• Symposium: The Disinvited--Opening Spaces for Our Marginalized Selves in Training and Practice. Chair: Apryl Alexander, PsyD. Discussant: Neil Gowensmith, PhD

The symposium explored the role intersecting, marginalized identities in supervision and training context. The presenters, GSPP forensic faculty, explored how these identities impact practitioners and their clients; how conventional approaches to supervision may overlook or discount the importance of these identities; and practical ways to open a space for exploration of these identities within the parameters of ethical and effective training and social justice practice.

June 2018: Colorado Advocacy in Action

Dr. Alexander headed to the mountainous Vail, Colorado with colleague Dr. Lynett Henderson Metzger to attend the Colorado Advocacy in Action (CAIA) conference. A full day of learning about the latest research and approaches to interpersonal violence and advocacy for persons impacted by interpersonal violence. Drs. Alexander and Henderson Metzger presented a 90-minute presentation providing an brief literature review on the impact of non-fatal strangulation in domestic violence cases.

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Non-fatal strangulation refers to those who have survived an episode of strangulation (a form of mechanical asphyxia caused by direct pressure on the neck by one or two hands or arm). It is estimated 3-9.7% of U.S. women who have experienced interpersonal violence have also experienced non-fatal strangulation in their lifetime (Sorenson, Joshi, & Sivitiz, 2014). Further, strangulation attempts has been linked to acts of mass violence. For instance, Omar Mateen (who murdered 49 people at Pulse nightclub in Orlando) allegedly strangled two of his ex-wives and was never charged.

Drs. Alexander and Henderson Metzger hoped to bring awareness to this important issues, emphasize the need for proper assessment of victims of interpersonal violence, and begin a dialogue regarding proper intervention.

May 2018: DU Grand Challenges

Dr. Alexander was invited to present at the University of Denver's Grand Challenges forum on addressing violence. She provided a 5-minute "lightning talk" discussing poly-victimization in children, adolescents, and young adults, as well as in juveniles adjudicated for illegal sexual behaviors. She ended her talk with outlining areas of prevention (e.g., need for medically accurate and culturally informed sexual education, removing juveniles from registries) in addressing violence in our communities. Check out here lightning talk (beginning at the 11:42 mark) here!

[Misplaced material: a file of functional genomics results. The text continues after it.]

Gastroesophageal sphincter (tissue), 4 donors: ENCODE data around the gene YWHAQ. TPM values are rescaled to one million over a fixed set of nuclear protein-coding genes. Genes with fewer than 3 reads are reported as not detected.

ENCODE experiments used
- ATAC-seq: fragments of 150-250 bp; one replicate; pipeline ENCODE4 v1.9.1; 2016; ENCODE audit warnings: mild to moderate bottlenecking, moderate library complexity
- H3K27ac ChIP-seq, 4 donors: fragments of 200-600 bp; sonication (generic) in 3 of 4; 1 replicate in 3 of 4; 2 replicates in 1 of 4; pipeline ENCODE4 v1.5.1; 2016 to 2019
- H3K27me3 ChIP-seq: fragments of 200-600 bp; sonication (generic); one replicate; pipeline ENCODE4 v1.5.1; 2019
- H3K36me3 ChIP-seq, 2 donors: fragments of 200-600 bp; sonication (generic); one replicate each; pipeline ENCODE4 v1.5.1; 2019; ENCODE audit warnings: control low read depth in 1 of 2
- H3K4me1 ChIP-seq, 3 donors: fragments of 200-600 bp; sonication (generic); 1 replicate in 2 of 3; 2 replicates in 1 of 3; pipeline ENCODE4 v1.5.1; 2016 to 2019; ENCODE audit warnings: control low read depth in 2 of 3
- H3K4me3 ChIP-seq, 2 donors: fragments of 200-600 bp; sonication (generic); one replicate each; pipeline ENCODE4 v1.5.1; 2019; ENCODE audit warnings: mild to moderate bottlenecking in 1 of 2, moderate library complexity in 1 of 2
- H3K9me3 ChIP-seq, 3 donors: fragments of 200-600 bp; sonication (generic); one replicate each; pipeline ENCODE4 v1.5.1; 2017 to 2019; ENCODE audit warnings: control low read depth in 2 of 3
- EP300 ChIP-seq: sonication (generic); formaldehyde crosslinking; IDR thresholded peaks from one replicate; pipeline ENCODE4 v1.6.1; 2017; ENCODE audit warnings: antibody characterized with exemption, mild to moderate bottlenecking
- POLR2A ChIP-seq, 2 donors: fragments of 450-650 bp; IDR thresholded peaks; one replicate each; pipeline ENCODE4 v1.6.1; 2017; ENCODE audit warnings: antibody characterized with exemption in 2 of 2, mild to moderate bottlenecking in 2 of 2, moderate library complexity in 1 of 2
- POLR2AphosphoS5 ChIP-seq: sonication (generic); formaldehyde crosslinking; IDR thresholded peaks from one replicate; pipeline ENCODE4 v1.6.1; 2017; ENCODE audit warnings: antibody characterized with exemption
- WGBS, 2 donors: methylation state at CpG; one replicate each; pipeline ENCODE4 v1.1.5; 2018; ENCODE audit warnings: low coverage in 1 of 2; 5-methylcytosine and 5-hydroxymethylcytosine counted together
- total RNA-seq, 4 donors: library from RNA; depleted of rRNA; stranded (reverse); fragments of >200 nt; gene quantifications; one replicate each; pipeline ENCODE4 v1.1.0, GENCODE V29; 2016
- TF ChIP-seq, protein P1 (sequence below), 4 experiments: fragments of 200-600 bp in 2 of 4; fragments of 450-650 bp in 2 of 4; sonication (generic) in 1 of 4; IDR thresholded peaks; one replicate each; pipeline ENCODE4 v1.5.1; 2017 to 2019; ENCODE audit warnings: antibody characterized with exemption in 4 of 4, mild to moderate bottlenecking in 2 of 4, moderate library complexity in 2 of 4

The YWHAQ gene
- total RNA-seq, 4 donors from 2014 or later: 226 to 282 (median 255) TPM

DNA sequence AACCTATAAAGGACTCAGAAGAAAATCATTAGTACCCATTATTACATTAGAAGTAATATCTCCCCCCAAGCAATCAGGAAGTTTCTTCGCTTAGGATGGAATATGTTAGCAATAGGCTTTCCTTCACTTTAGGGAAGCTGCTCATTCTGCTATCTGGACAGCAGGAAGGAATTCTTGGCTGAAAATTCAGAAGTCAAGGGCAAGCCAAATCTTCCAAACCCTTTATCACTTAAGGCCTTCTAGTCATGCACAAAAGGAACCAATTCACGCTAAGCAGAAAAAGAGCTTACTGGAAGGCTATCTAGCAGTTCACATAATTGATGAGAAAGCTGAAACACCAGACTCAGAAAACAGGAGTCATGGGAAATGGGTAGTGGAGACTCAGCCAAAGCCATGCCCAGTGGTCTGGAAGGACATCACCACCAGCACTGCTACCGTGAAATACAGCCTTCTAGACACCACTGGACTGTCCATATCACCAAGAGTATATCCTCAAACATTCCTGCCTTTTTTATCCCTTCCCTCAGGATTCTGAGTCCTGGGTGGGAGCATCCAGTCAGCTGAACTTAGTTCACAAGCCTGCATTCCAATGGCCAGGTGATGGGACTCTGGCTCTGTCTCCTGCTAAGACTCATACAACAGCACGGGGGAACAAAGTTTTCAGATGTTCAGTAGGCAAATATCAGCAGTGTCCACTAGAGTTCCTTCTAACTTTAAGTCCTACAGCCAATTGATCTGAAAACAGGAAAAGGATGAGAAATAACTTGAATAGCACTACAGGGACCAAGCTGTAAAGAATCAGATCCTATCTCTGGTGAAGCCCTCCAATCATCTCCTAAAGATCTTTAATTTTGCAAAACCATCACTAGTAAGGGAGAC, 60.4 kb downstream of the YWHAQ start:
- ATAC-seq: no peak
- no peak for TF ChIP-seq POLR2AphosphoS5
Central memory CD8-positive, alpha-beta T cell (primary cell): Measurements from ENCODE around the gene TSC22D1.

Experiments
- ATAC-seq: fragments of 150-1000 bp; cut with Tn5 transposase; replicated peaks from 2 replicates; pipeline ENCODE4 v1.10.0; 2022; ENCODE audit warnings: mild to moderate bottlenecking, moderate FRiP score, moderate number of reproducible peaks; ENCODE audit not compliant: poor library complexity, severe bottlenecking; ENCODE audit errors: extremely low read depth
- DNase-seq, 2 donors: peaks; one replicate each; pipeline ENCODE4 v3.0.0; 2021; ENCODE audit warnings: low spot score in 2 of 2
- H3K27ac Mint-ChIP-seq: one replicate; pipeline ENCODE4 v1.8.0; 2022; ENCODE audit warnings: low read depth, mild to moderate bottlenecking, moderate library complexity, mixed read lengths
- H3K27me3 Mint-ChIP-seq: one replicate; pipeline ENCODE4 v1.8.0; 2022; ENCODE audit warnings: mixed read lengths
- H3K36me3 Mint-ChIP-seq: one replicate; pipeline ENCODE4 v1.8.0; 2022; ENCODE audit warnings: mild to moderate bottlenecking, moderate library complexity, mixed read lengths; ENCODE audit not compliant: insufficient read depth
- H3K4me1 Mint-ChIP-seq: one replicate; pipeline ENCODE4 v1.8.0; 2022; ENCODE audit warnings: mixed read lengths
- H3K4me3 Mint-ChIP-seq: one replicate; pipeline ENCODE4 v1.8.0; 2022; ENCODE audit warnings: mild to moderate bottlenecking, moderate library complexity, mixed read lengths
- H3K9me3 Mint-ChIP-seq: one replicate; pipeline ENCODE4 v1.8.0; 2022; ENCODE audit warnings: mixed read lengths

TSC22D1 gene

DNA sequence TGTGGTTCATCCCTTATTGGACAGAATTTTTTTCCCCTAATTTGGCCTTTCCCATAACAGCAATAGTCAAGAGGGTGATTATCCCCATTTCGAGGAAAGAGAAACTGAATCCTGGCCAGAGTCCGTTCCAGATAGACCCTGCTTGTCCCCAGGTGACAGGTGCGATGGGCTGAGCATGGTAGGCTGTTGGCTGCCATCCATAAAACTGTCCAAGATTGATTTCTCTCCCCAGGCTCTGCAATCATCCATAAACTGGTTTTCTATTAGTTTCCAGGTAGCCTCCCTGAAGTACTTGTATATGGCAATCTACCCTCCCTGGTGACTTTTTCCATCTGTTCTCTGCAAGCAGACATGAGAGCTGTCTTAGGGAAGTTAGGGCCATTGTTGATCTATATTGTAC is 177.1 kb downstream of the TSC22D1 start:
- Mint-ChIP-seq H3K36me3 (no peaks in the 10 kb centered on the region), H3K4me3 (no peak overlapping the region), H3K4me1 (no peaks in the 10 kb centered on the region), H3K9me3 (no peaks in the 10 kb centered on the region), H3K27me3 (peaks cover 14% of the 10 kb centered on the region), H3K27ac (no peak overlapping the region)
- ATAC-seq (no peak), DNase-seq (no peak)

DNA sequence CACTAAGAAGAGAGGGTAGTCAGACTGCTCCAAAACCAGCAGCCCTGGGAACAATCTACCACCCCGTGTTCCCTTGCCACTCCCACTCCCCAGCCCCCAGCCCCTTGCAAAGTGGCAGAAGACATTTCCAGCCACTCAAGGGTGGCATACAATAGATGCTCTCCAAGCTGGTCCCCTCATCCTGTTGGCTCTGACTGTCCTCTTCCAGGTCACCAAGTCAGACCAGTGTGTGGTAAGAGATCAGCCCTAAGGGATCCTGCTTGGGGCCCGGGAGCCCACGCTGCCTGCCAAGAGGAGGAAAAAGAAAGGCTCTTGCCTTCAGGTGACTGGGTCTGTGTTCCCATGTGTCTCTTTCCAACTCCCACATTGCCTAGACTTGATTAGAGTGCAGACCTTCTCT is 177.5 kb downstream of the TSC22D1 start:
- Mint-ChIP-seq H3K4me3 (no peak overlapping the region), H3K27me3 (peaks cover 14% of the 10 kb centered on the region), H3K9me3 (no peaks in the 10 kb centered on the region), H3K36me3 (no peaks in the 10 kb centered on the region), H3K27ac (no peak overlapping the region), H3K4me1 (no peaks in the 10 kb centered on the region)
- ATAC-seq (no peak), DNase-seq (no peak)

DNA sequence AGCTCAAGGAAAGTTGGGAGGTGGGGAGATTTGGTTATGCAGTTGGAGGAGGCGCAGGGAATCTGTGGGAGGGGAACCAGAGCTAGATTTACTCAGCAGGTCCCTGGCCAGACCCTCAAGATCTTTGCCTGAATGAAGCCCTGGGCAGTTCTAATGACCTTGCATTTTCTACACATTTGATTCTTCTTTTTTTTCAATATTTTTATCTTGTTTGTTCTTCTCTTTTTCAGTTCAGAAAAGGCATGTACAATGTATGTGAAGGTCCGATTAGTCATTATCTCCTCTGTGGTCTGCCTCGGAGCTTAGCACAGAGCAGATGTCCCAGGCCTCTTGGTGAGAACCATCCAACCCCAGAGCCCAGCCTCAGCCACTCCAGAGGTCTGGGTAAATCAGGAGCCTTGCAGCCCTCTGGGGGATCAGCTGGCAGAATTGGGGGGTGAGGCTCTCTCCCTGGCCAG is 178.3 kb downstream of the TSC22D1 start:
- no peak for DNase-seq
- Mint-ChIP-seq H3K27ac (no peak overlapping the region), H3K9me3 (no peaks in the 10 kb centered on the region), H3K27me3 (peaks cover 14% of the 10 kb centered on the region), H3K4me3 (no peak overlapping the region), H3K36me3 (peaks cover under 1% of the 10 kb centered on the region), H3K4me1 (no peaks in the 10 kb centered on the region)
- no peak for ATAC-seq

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April 2018: Social Media and Sexting

Colorado Community Media has a Time to Talk series which focuses on community mental health issues. Part 1 focused on barriers to mental health treatment. Part 2 focused on mental health and incarceration. Part 3 of the series, which focuses on mental health in schools and issues affecting teens, was released this week. Dr. Alexander was interviewed and her remarks on sexting and social media use among adolescents were featured in the two articles written by Alex DeWind below:

Time to Talk: Sharing concerns about social media

Sexting poses legal, psychological risks for teens

 

April 2018: Grants!

Such exciting news for the DU Prison Theatre Program!

Dr. Alexander and Dr. Ashley Hamilton were a Community-Engaged Learning Mini-Grant from the Center for Community Engagement and Service Learning (CCESL) at DU to help support the program. Additionally, they were awarded a large Professional Research Opportunities for Faculty (PROF) grant which provided two years of support for the project entitled The DU Prison Theatre Project: Theatre as Rehabilitation; allowing for Dr. Hamilton to implement a theatre arts program at the Denver Reception and Diagnostic Center (DRDC) and Dr. Alexander will assist in program evaluation of the efficacy of the program. 

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March 2018: APLS & VSOTA 2018

Off to Memphis! Dr. Alexander headed to the annual conference for the American Psychology-Law Society (AP-LS). Her presentation titles included:

  • Examination of the confluence model of sexual aggression in college males
  • The relationship between childhood poly-victimization and psychopathy in college students
  • Competency restoration for adult defendants in different treatment environments: A future direction for research and policy
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While at AP-LS, she continued her work on the Teaching, Training, and Careers Committee, as well as the Externally Focused Initiative Committee. This year, APLS President Dr. Eve Brank began this initiative to provide service to the community in which the conference was held. Dr. Alexander assisted in bringing 50 local high schoolers to the conference to attend sessions, attend the plenary about Kalief Browder, and have lunch with graduate students. What a great event!

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Dr. Alexander also traveled to Williamsburg, Virginia to present at the Virginia Sex Offender Treatment Association (VSOTA) annual conference. She was invited to provide two workshops entitled, Cultural Awareness and Competence in Sex Offender Treatment.

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November 2017: In the News! Street Harassment

Dr. Alexander was interviewed by Denverite about street harassment in the Denver community. Approximately 85% of women have experienced street harassment in their lifetime--with 30% having experienced confrontational forms (e.g., being followed in a manner that frightened them). Denverite writer Ashley Dean also notes important issues related to street harassment and violence against LGBTQ+ and non-binary individuals. It's important to combat hypermasculine/toxic masculine attitudes and beliefs to combat identity-based violence.